The older I grow, the more I love this affable intercourse with the fair spoken friend behind the book I read, with Montaigne behind his essays, or with Sir. Walter Scott as he writes his novels. But how on earth is one to establish may sort of human relationship with Shakespeare?

For the hero of Carlyle’s Hero Worship I have no great liking, nor is the official all-British Shakespearean and Empire-builder a friend for me. The demi-god, the enthroned divinity of the romantic critics, impeccable, supernaturally inspired, and with a mind out-topping knowledge, I cannot believe in, and equally incredible I find the Shakespeare which his modern, matter-of-fact biographers portray, a man, as it were, outside humanity, a kind of monster, who did not think or feel the things he wrote, but turned out the sublimest poetry and the grossest ribaldry merely in the way of business. Must I then stand glaring at that Inconceivability with white lips in open-mouthed amazement, my eyes starting from my head?

Is “stupefaction” the only word to describe my state of mind when, face to face with Shakespeare’s achievement, I try hard to imagine what sort of a man Shakespeare really was? Hadn’t I better just sit down in silence and quietly go mad? (127)

As I declared at the outset, my intent is surely not to enlist the good Mr. Smith in some sort of sectarian cause about Shakespeare’s historical identity.  One could not wish the fate of being hounded by such vulgar critics as Wikipedia’s own Mr. Paul Barlow on any man who is not already mad. If Smith had read Looney, it is not obvious. But it is interesting to notice that he goes on from these remarks to bestow the highest conceivable praise on the much maligned work of Frank Harris, whose 1909 book The Man Shakespeare, although disparaged by Samuel Schoenbaum in Shakespeare’s Lives, was a major influence on Charlton Ogburn Jr.’s Mysterious William Shakespeare.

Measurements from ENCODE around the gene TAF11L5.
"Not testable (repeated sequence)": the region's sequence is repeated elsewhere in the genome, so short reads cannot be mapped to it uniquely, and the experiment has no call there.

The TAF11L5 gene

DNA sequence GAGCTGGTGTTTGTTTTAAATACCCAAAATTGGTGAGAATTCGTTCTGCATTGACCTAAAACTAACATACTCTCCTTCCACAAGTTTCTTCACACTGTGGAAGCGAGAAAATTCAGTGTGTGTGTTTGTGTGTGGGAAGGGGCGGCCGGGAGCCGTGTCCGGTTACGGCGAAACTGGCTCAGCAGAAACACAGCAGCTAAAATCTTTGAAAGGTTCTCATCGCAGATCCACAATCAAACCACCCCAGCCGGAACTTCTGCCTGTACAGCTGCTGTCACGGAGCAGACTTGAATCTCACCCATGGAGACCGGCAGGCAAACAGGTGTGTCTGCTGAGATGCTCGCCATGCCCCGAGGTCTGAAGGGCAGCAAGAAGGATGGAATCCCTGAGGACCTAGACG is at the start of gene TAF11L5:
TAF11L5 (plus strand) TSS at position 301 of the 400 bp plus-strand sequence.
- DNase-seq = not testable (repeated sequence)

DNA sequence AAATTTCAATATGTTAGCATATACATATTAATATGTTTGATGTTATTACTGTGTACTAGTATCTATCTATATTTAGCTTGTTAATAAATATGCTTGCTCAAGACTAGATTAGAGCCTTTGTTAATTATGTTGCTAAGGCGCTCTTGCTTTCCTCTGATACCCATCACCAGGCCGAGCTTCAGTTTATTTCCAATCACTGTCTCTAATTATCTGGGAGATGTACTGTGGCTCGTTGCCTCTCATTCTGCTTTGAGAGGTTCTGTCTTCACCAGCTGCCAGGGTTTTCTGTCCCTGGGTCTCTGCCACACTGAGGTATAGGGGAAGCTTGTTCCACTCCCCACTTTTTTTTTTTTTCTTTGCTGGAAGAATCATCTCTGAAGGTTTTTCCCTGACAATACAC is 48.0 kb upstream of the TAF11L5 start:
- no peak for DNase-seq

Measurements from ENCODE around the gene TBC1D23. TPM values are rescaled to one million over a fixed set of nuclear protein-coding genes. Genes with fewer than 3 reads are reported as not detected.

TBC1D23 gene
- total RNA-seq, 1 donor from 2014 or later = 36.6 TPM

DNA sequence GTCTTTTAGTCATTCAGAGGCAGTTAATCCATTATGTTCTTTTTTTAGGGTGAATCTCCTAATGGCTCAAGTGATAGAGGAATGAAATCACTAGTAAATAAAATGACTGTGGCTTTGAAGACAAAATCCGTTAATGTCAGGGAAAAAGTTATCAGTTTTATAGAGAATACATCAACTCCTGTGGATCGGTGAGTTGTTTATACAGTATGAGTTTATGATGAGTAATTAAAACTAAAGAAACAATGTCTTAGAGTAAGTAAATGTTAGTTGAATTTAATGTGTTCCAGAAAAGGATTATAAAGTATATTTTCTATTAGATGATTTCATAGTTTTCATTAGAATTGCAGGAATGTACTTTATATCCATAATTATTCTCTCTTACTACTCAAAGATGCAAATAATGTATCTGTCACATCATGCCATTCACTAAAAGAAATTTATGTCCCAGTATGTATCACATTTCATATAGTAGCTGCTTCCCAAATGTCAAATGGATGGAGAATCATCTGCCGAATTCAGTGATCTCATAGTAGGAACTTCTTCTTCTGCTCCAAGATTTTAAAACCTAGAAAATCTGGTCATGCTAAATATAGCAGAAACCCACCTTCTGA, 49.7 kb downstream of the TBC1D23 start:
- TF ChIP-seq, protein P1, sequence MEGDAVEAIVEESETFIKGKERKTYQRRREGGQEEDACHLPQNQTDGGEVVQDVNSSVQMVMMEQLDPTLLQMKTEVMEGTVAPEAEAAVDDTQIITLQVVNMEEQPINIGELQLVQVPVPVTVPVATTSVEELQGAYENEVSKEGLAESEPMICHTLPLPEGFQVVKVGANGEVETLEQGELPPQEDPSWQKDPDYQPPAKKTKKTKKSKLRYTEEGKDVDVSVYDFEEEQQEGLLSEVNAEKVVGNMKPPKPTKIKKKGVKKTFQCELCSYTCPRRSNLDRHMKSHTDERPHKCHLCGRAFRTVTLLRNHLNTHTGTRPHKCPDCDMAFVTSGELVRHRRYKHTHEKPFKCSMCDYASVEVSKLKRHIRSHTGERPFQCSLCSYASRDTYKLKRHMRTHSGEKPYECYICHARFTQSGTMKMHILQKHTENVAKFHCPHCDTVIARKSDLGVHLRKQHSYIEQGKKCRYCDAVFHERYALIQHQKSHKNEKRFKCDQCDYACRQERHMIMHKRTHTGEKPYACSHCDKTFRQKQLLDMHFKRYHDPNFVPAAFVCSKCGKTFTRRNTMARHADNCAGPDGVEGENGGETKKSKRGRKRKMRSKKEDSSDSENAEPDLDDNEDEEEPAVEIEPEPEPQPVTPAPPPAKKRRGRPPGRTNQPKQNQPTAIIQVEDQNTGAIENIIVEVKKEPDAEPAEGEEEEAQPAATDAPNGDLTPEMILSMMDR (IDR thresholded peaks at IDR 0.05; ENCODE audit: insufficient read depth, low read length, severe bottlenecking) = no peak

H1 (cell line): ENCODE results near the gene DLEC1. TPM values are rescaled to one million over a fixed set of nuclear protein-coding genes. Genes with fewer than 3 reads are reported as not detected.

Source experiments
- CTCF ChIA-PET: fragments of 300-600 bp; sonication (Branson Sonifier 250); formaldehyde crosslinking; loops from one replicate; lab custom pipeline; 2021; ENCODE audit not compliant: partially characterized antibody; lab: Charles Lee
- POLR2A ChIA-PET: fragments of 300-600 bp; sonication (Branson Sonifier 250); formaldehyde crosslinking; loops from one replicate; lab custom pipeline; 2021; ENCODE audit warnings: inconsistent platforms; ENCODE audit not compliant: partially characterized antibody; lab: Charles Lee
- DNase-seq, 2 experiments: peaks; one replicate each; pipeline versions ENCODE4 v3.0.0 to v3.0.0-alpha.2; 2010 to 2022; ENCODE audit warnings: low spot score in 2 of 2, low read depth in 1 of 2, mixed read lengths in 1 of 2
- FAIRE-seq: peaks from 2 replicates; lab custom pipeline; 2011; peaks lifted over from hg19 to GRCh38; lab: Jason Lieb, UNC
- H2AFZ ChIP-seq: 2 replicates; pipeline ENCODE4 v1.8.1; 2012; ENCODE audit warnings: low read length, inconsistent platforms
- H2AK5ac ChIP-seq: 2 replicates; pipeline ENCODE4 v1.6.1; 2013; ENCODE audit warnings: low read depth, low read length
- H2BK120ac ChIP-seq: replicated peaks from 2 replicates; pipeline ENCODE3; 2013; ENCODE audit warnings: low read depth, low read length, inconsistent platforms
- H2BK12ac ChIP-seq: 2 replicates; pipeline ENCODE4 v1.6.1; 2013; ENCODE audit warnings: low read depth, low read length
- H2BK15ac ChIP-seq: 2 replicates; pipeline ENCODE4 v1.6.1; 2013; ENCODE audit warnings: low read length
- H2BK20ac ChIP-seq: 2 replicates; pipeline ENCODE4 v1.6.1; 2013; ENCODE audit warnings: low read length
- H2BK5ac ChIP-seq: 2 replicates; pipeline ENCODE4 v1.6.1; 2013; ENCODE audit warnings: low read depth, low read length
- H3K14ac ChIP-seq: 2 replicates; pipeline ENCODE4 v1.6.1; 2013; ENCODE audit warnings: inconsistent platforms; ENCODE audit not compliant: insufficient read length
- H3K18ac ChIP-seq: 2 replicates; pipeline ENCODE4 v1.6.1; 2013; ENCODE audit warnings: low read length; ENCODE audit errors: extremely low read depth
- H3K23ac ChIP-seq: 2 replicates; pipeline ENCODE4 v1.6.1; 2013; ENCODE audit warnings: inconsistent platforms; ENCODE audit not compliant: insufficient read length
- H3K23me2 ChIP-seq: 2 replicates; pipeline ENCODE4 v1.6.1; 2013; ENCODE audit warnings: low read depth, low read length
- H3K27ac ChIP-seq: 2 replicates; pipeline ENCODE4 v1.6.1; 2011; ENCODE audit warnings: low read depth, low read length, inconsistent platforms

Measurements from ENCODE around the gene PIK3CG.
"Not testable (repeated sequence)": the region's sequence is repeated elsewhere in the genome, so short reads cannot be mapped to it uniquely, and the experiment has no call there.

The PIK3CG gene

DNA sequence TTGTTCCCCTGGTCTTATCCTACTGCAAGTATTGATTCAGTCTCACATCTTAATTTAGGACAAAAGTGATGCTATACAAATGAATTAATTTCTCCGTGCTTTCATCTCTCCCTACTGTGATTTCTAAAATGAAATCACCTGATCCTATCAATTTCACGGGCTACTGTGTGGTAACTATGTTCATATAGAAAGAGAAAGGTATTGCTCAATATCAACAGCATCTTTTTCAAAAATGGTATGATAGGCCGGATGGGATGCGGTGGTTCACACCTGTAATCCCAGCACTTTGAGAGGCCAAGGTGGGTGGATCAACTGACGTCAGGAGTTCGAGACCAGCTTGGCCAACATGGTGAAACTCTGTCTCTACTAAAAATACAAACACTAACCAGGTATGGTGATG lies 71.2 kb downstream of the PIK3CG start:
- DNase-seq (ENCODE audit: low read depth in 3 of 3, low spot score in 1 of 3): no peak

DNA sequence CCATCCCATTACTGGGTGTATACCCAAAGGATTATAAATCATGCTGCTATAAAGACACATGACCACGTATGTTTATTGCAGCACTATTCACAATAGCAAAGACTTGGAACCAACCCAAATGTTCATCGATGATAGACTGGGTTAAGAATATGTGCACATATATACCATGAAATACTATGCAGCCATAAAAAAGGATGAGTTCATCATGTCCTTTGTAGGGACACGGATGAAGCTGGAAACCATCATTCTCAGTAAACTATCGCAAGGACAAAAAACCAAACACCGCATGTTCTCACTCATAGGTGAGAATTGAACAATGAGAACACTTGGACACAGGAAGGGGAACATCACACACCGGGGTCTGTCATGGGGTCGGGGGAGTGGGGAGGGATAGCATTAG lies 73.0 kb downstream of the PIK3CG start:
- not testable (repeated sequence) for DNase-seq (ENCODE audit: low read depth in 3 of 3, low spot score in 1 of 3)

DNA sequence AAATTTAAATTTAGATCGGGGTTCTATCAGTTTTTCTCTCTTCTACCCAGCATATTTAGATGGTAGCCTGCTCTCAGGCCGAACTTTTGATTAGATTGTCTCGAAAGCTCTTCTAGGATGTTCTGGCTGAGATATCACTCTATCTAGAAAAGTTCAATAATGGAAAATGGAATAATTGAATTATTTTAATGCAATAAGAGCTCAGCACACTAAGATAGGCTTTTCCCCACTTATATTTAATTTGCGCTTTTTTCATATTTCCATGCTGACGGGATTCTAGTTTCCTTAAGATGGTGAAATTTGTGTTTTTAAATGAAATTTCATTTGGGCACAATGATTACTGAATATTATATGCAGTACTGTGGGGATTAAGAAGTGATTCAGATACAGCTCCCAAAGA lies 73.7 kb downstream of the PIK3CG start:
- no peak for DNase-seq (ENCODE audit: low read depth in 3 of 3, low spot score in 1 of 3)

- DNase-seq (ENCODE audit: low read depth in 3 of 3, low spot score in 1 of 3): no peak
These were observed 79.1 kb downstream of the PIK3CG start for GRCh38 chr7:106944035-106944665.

What Smith would have thought of the most current crop of bardographers,   is, however, not hard to guess.

The “new-born school of critics” of the 19th and early twentieth century seem to  bear an uncanny resemblance to those “new-born” critics of today. Both promote specialized knowledge of the primitive days of Elizabethan England as the key to unlock Shakespeare’s banal existence:

The modern idea of Shakespeare, according to these critics, is nothing but a windy, vast balloon, inflated by German and Scotch professors… by propagandists, idealists, and blatherskites, who have combined to distend and blow it up with the hot air of modern transcendentalism, sentimentality, psychology, and introspection — all things of which, of course, the Elizabethans had not the slightest notion. Shakespeare was one of these Elizabethans; he was not a “prophet, living in the spirit of the nineteenth century while working in the sixteenth”; not a thinker voyaging in strange seas of thought alone, but a jolly old actor and playwright, who filled his borrowed plots with acting parts and thrilling situations, all concocted to suit the taste and temper of the time. ….we must realize that the meaning of these plays — their only meaning — is their surface meaning, as Shakespeare’s contemporaries understood it. Shakespeare in writing his plays had in fact, they say, no subtle intentions and no deep underlying ideas…..(18).

It sure is a good thing Mr. Smith isn’t alive today. He wouldn’t last a day as a Wikipedia editor.


To be continued….(there are so many honest Stratfordians to praise)….

About the author

Roger Stritmatter is a native liberal humorist who lives in Baltimore, Maryland. Contrary to rumor, he does not live on North Avenue. He does, however, work on North Avenue. A pacifist by inclination, one of his heroes is John Brown. But he thinks that Fredrick Douglass, another of his heroes, made the right decision. Stritmatter's primary areas of interest include the nature of paradigm shifts, the history of ideas, forensic literary studies, MS studies, renaissance literature, and the history of the Shakespearean question, the latter a field in which he has published extensively.


6 Responses to “In Praise of Honest Stratfordians (Part II)”

  1. knitwitted says: